The Ben Hogan museum in Dublin, TX tells the story of how the family’s blacksmith shop influenced a young boy who, without knowing anything about the world of golf, learned through daily exposure the art and science of blacksmithing. That understanding would become important to him as a golfer and later as the manufacturer of some of the finest golf equipment ever made.Read More
APPLETON — Bob Burns didn't think he'd ever give another golf lesson after undergoing surgery last winter for prostate cancer, which had gone undiagnosed for too long and "got out of control." He spent months in a wheelchair, then had elbow surgery, with knee surgery delayed but inevitable.Read More
The first part of your swing requires instinct, organization, some thought, and muscle control. If your body, legs and arms are properly positioned and poised any golfer with average physical equipment can learn to execute the proper movements.
The barefoot boy who walked along the bricked Grafton Street from his father’s blacksmith shop to his small frame home couldn’t possibly have envisioned that one day his image would dominate the front of the historic building that he passed daily. He probably would have been much more interested in finding a buddy to shoot marbles with, and rumor had it that he was the local champ.
In order to have a consistent and reliable golf swing, you must first be aware of your stance and posture. Mr. Hogan believed that the proper stance and posture enabled you to be perfectly balanced and poised throughout the entire golf swing. In turn, this will help you become a better golfer.Read More
It is no secret that one of the best things Mr. Hogan ever did for the game of golf was revealing his “five lessons” regarding the fundamentals of golf. Many golfers have studied Mr. Hogan’s swing, yet few have been able to replicate it. Everything Mr. Hogan did was meticulous, starting with his first lesson, the grip. In this five part series, we’ll break down each aspect to give you a first-hand look into how Mr. Hogan created the most effortless and consistent golf swing the sport has ever seen.Read More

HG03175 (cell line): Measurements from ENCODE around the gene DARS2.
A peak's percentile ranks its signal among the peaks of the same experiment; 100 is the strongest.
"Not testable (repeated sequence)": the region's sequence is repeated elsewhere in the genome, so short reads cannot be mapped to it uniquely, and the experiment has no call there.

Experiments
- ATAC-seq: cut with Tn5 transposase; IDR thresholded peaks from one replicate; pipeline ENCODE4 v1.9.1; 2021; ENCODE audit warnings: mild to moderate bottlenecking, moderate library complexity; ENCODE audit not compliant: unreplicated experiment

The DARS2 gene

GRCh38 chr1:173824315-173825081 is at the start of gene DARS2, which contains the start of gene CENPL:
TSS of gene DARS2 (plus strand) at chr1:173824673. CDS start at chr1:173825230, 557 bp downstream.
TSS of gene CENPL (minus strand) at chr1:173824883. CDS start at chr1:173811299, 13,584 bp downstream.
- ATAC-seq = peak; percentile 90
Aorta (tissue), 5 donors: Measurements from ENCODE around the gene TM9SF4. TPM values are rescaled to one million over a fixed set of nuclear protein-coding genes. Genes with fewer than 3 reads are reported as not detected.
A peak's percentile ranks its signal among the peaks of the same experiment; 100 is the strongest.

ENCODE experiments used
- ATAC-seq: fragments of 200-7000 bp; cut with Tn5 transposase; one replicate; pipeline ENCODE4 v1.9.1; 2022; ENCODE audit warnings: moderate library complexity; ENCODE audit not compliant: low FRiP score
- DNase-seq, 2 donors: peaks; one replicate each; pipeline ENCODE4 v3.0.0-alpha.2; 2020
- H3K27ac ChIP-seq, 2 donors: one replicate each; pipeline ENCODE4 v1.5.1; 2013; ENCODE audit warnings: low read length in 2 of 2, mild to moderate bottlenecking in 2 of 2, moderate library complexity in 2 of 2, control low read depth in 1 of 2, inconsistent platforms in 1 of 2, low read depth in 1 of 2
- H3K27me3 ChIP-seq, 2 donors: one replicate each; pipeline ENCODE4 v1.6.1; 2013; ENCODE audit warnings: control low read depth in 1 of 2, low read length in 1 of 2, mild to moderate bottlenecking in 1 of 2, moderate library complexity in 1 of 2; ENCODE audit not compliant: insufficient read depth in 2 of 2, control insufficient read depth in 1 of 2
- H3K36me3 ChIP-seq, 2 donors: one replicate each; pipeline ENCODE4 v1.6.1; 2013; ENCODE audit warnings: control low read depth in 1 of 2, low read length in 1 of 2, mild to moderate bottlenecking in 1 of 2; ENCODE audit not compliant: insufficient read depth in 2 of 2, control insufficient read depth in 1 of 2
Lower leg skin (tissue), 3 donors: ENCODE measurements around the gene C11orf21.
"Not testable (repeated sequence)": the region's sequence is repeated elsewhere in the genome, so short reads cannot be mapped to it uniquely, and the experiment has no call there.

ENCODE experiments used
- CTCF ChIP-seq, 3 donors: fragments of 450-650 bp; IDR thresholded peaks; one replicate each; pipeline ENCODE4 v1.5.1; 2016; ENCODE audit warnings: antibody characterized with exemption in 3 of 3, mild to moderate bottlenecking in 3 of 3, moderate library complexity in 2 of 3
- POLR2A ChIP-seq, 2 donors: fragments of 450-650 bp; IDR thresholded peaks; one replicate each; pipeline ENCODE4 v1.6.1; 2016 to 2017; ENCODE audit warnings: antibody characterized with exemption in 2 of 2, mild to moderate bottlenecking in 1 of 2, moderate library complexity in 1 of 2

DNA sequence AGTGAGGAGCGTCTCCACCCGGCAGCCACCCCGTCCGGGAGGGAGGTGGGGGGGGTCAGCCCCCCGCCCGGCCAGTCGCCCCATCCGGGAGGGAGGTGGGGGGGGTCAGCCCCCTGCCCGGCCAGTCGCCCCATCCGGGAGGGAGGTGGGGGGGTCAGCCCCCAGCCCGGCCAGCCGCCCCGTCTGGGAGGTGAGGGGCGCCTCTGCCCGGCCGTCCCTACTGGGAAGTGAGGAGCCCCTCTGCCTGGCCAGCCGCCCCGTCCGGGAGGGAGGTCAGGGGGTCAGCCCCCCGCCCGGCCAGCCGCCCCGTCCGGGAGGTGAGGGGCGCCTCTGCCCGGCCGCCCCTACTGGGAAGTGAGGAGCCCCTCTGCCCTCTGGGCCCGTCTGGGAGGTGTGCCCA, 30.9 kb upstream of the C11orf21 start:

It could be argued the world of golf lost its most recognizable figure with the passing of Arnold Palmer. He was an extraordinary statesman for the game and led the most significant boom in golf’s appeal in the 1960s.
Arnie’s dashing playing style was uniquely identified by his “helicopter finish” and purposeful stride after each shot. You could practically see his excitement in getting to the ball so that he could ‘do it again.’
If you have ever been fortunate enough to visit Shady Oaks Country Club, then you have seen the rich history that lies behind every corner of the club. The club, in some ways, resembles a shrine to Mr. Hogan, one of its founding members and maybe the most recognizable face in all of Fort Worth, Texas. Mr. Hogan’s persimmon woods, countless irons, and prototypes that never were used are displayed in the hitting bay; Ben Hogan prints and memorabilia line the halls and walls of the pro shop. Most of these items give you a look into his past, however there is one special item that seems to feel more present than past.